Ayn Rand's Anthem is a tale of the victory of the individual human over the philosophy known as collectivism. The main character, Equality 7-2521, scales multiple hurdles in his quest for a better lifestyle. Although he ends up a vastly outnumbered fugitive of the only home he has ever known, his undying hope leads him to a more liberating freedom than he could ever have imagined.
After reading Rand's novel, my English class submitted essays to the Ayn Rand Institute for a writing competition. The following is an excerpt from my entry:
"In Equality 7-2521’s world, society as we know it lies abandoned for centuries, while Equality 7-2521’s crimes seriously challenge the Brothers’ social order. He believes he has done an admirable service by finding his new light, but the Scholars say that “what is not done collectively cannot be good,” (Anthem, page 73) The philosophies of choices and freethinking, along with what we consider today certain, unalienable rights, are unheard of in this fictional future.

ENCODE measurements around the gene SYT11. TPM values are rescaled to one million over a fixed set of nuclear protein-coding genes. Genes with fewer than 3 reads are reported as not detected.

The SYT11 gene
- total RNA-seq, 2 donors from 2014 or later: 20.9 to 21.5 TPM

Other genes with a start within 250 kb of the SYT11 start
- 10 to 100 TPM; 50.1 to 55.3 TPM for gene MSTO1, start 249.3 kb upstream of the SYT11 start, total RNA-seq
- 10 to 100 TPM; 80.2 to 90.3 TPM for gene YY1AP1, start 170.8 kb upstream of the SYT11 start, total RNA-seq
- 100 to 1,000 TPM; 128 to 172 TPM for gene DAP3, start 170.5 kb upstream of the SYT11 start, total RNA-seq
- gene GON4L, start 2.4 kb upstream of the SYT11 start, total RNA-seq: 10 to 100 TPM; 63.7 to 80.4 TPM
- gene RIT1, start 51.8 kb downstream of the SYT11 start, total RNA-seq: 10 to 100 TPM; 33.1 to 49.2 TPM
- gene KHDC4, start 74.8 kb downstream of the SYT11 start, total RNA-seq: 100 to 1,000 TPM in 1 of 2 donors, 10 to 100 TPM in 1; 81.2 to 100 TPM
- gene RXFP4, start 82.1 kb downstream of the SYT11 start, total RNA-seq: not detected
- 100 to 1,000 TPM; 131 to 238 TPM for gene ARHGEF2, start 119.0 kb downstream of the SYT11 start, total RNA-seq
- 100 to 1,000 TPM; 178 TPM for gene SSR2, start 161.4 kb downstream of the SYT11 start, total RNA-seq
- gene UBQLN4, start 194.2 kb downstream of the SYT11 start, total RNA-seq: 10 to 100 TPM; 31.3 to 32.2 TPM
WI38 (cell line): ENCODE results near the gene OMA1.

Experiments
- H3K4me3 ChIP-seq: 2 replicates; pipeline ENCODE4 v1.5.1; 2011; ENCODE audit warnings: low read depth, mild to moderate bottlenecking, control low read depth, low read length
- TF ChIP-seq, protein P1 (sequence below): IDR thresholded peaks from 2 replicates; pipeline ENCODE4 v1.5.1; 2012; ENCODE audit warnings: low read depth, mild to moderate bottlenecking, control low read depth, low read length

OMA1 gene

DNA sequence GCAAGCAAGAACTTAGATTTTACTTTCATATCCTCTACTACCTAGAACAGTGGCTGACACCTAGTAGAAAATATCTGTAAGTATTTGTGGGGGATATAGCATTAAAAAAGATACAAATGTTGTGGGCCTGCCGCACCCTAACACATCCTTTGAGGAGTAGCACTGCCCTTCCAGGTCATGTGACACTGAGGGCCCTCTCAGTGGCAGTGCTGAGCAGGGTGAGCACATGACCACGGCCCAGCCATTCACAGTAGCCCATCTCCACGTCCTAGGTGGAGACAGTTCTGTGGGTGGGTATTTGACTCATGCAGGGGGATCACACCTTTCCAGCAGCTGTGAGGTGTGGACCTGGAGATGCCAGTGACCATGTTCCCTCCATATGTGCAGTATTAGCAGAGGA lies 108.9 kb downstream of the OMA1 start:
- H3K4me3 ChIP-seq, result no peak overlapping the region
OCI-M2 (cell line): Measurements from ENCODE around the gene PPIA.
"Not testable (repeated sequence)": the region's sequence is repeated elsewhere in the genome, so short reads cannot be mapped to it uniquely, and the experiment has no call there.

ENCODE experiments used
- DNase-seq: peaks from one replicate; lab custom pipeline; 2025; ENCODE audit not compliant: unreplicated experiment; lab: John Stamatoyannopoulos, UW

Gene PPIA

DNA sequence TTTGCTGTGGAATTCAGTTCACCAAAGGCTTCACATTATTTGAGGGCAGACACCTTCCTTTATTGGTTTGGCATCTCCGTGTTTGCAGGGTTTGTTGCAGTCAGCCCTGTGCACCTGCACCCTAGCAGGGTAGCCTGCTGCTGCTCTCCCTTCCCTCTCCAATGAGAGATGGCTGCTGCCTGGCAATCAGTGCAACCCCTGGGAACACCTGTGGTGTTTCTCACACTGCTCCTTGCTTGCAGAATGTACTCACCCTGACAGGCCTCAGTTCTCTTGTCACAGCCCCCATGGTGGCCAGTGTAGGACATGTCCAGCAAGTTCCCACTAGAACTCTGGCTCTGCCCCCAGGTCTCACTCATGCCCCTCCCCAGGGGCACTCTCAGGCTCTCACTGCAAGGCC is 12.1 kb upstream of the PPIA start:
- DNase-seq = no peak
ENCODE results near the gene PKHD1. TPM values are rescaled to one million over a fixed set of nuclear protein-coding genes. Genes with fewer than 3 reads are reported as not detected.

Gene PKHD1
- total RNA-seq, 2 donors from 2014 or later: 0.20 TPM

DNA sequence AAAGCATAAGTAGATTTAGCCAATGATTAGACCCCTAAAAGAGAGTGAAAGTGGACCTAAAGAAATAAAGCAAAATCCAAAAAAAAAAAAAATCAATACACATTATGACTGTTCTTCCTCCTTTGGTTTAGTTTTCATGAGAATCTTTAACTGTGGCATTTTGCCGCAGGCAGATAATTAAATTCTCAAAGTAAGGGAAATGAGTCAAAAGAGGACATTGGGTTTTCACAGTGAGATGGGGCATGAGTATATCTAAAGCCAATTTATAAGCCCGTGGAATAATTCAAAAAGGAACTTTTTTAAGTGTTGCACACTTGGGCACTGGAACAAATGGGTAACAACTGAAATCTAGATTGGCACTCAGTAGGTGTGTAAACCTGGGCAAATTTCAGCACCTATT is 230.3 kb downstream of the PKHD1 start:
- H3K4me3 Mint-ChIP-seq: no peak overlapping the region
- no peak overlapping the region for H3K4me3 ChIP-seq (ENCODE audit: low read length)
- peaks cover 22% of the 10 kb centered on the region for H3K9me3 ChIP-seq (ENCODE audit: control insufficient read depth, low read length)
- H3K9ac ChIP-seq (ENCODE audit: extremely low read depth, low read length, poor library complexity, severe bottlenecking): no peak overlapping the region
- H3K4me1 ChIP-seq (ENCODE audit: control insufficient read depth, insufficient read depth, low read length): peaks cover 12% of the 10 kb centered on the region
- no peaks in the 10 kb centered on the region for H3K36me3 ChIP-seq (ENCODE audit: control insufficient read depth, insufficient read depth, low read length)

The society Equality 7-2521 was born into facilitates monotonous beings that perform pre-assigned labor with obsolete technology. The authorities in his world discourage individual thought. As Equality explains in the beginning of the book, “it is a sin to think words no others think and to put them down on paper no others are to see. It is base and evil…and we know that there is no transgression blacker than to do or think alone” (Anthem, page 17). Thus, members of his civilization have been taught.
Through all this strange hardship, Equality 7-2521 clings to the hope for a better way of life. He searches for knowledge at every opportunity, risking his life to make discoveries in his beloved, sacred tunnel."